Many witnesses remember arriving in huts in Siberia where there were only women and their children. This world of women recurs in their recollections, and often the only male present was the commandant who came once a month to check on the various families in restricted residence in a village. The men, the fathers, were in camps, from which some would return and others didn’t. Some deportation orders specifically included “instructions for separating the deportee’s family from its head”.
It must be said that the post-war USSR was a world of women. The Second World War cost the USSR 26 million lives, mostly men.
The purges also hit men harder. Before the war, over 90% of the camp population were men. The figure was still over 80% after the war, although there were some women’s camps, such as the notorious ALZHIR in Kazakhstan.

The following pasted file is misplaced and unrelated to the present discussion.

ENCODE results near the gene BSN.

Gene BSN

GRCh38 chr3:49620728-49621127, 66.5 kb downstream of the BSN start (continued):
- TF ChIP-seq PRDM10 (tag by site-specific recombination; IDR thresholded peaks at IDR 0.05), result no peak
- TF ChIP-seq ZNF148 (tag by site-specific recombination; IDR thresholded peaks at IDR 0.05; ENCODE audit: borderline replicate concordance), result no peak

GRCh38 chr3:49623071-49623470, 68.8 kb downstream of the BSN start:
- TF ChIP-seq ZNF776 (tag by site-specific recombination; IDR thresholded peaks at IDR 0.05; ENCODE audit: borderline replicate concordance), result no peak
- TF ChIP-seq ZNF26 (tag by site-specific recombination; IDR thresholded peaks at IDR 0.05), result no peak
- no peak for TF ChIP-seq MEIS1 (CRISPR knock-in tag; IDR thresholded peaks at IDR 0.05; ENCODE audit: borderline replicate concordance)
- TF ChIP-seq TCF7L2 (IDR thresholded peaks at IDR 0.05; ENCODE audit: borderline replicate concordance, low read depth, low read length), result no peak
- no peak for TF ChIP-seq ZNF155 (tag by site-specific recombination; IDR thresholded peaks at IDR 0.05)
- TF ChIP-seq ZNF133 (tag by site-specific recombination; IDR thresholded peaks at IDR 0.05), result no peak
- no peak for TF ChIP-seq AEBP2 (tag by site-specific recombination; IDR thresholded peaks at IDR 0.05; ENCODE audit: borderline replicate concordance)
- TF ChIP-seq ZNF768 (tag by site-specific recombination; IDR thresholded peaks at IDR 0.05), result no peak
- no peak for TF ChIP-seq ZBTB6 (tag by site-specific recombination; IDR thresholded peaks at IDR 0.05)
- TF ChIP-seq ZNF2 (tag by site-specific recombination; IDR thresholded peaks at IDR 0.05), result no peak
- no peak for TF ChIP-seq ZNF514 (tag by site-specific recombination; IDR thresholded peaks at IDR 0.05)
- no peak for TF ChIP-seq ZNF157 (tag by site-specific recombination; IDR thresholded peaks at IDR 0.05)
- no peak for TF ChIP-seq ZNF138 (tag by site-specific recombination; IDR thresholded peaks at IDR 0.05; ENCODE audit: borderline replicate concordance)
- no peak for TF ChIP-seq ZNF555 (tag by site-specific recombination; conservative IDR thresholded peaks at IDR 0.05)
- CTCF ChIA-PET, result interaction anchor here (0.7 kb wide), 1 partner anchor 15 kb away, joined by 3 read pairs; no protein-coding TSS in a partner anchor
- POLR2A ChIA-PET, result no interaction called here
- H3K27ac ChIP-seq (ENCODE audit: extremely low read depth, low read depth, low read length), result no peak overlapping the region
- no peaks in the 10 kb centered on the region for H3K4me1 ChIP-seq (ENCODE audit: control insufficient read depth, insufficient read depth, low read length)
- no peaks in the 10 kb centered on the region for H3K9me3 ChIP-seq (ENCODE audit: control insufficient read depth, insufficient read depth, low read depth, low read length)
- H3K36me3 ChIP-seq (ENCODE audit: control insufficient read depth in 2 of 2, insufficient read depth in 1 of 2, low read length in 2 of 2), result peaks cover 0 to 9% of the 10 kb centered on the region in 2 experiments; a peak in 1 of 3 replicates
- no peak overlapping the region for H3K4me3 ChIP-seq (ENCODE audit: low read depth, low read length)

It was a world of male domination due to labour specialisation, political and police domination. The commandants were all men. Men had the best-qualified jobs, while women counted as unqualified labourers.